By Kathleen Vanesian
By Amy Silverman
By Robrt L. Pela
By Jim Louvau
By Kathleen Vanesian
By Benjamin Leatherman
By New Times
By Becky Bartkowski
"Jelly" at Mesa Contemporary Arts: Tucson-based artist Gwyneth Scally reminisces about beachfront life in this installation of large-scale sculptures and acrylic paintings, all focused on the beauty and danger of jellyfish. It’s an intelligent, exotic exhibit that examines the relationship between science and spirituality using imagery that viewers, especially coastal transplants, can identify with. Scally’s impeccable craftsmanship and realistic painting style combine with witty religious subtext to make a powerful statement. Perhaps, as Darwin theorized, jellyfish are our evolutionary ancestors. Or, they are merely another of God’s creations. The point Scally ultimately drives home is that there’s no conclusive proof of either theory. To her, religion and science are like jellyfish. Lovely to behold; but if you get too close, you’re bound to get stung. Admission is $3.50; children 7 and under free. Through April 22 at Mesa Contemporary Arts, 1 E. Main St. in Mesa. Call 480-644-6500 or go to www.mesaarts.com.
"Reflections From Within: Charlie Emmert" at West Valley Art Museum: If Emmert’s oil portraits of notable historical figures accurately reflect their personalities, then these guys were one miserable lot. In O’Keeffe Study, a thin veil of gray watercolor drips like tears over the artist’s heavily wrinkled and forlorn face. It seems almost tragic considering the colorful femininity of O’Keeffe’s floral studies. Einstein’s trademark frizzy white hair and walrus moustache can’t counteract the despair of eyes painted to mimic black holes. Though likely a nod to his Theory of Relativity, it’s disturbing to view. Emmert’s shadowy style is most successful in Indian with War Bonnet, an impressionistic view of a proud warrior in side profile. Textured paper and earthy shades of yellow, brown and ochre lend a raw, natural quality that visually describes the bond between Native Americans and their land. Admission is $7 adults; $2 students; children 5 and under free. Through May 6. 17420 N. Avenue of the Arts, Surprise, 623-972-0635, www.wvam.org.
"Synaesthesia" at Chiaroscuro Gallery: When viewed from a distance, New Mexico artist Marcia Myers’ large-scale frescoes appear to be a blatant rip-off of Rothko’s famous color blocks; especially in her Scavi series. Where Myers breaks away from the ’60s color field movement is in the texture. By hand-layering linen strips painted with a mixture of plaster, lime, water and traditional pigments, her modern abstractions take on the rustic, weathered quality of an ancient Roman ruin. Check out Color Journey MMVI-III, a framed collage of fresco squares in shades of blue with streaks of rust and orange that add slight tension while remaining harmonious with the color scheme. With that kind of interior design sensibility, it’s no wonder her work has appeared in Architectural Digest. Admission is free. Through April 9. 7160 E. Main St., Scottsdale, 480-429-0711, www.chiaroscuroaz.com.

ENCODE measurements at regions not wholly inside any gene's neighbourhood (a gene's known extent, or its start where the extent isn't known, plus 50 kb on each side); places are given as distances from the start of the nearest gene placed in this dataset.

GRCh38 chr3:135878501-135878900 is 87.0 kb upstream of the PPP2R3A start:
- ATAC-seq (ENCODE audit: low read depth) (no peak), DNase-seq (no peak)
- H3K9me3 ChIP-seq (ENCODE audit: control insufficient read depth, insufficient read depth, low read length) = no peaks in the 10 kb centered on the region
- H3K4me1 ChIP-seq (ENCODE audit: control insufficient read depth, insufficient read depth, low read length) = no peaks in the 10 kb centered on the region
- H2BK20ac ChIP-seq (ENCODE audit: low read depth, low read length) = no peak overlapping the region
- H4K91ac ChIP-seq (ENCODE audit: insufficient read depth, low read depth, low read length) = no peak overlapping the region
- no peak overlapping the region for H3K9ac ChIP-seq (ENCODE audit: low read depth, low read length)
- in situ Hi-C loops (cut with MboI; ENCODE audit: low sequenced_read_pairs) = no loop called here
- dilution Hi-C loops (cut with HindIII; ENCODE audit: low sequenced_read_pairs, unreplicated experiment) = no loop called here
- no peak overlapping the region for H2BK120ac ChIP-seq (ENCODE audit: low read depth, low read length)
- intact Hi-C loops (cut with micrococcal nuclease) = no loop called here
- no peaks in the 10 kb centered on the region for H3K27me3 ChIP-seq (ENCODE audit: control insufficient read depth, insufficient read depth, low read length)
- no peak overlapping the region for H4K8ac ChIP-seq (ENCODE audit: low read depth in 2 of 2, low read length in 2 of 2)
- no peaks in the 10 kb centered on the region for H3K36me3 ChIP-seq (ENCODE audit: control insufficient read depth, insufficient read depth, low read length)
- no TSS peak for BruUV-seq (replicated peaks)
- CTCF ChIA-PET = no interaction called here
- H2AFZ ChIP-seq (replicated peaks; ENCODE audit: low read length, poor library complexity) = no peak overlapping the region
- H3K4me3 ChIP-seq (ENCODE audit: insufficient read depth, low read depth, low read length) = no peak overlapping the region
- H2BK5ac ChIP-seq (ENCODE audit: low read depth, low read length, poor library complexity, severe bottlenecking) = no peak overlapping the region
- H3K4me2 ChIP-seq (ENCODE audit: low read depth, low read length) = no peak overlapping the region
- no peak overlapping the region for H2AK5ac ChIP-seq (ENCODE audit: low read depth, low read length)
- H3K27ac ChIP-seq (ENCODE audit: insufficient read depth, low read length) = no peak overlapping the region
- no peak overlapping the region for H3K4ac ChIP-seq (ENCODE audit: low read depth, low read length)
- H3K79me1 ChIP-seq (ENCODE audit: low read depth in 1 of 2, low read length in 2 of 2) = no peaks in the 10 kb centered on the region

"Celebrating Freedom: The Art of Willie Birch" at Scottsdale Museum of Contemporary Art:New Orleans is colorful and quirky, like that eccentric relative who insists on wearing turquoise hats with leopard-print spandex. So it’s no shock that charcoal drawings that cast The Big Easy in shades of gray are a disappointment. Birch’s topographical shading technique causes his scenes of funeral parades and Haitian voodoo rituals to appear flat and lifeless. In Free to Be, four drag queens in towels, turbans, and jeweled necklaces share cocktails at the Southern Decadence gay-pride festival. Their presumably ruby-red lips and heavily shadowed eyes beg for color. Despite the aesthetic issues, Birch does have an eye for capturing the unseen realities of pre-Katrina New Orleans. In one poignant drawing, a homeless man sleeps beneath two symbols of slavery: a cannon and a magnolia tree. It’s a stirring reminder of the city’s dark past. Admission is $7, $5 for students. Through April 29. 7374 E. Second St., Scottsdale, 480-994-2787, www.smoca.org.
"Draw Me a Picture" at the Heard Museum: Steven Yazzie the It Boy of the local art scene has a show at a major museum. Too bad it’s not a show of the work we’ve grown accustomed to from him, amazing paintings that showcase his talent. Yazzie took a risk with “Draw Me a Picture,” so named because he drew pictures while driving a cart. The result? Um, don’t drive and draw. Admission is $10; seniors $9; $5 for students with valid ID; children 6 to 12, $3; under 5 free. Through September 2. 2301 N. Central Ave. Call 602-252-8848 or visit www.heard.org.